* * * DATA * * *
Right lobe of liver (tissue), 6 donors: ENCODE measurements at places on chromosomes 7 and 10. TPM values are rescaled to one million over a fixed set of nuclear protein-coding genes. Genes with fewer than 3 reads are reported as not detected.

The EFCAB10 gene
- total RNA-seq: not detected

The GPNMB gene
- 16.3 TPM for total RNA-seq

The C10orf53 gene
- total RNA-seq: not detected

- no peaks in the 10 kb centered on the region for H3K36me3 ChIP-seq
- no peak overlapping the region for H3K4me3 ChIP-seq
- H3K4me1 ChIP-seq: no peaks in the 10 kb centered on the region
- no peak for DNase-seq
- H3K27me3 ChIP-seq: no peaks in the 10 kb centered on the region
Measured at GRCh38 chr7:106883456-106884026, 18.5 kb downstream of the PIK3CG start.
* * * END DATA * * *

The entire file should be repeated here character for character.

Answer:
Right lobe of liver (tissue), 6 donors: ENCODE measurements at places on chromosomes 7 and 10. TPM values are rescaled to one million over a fixed set of nuclear protein-coding genes. Genes with fewer than 3 reads are reported as not detected.

The EFCAB10 gene
- total RNA-seq: not detected

The GPNMB gene
- 16.3 TPM for total RNA-seq

The C10orf53 gene
- total RNA-seq: not detected

- no peaks in the 10 kb centered on the region for H3K36me3 ChIP-seq
- no peak overlapping the region for H3K4me3 ChIP-seq
- H3K4me1 ChIP-seq: no peaks in the 10 kb centered on the region
- no peak for DNase-seq
- H3K27me3 ChIP-seq: no peaks in the 10 kb centered on the region
Measured at GRCh38 chr7:106883456-106884026, 18.5 kb downstream of the PIK3CG start.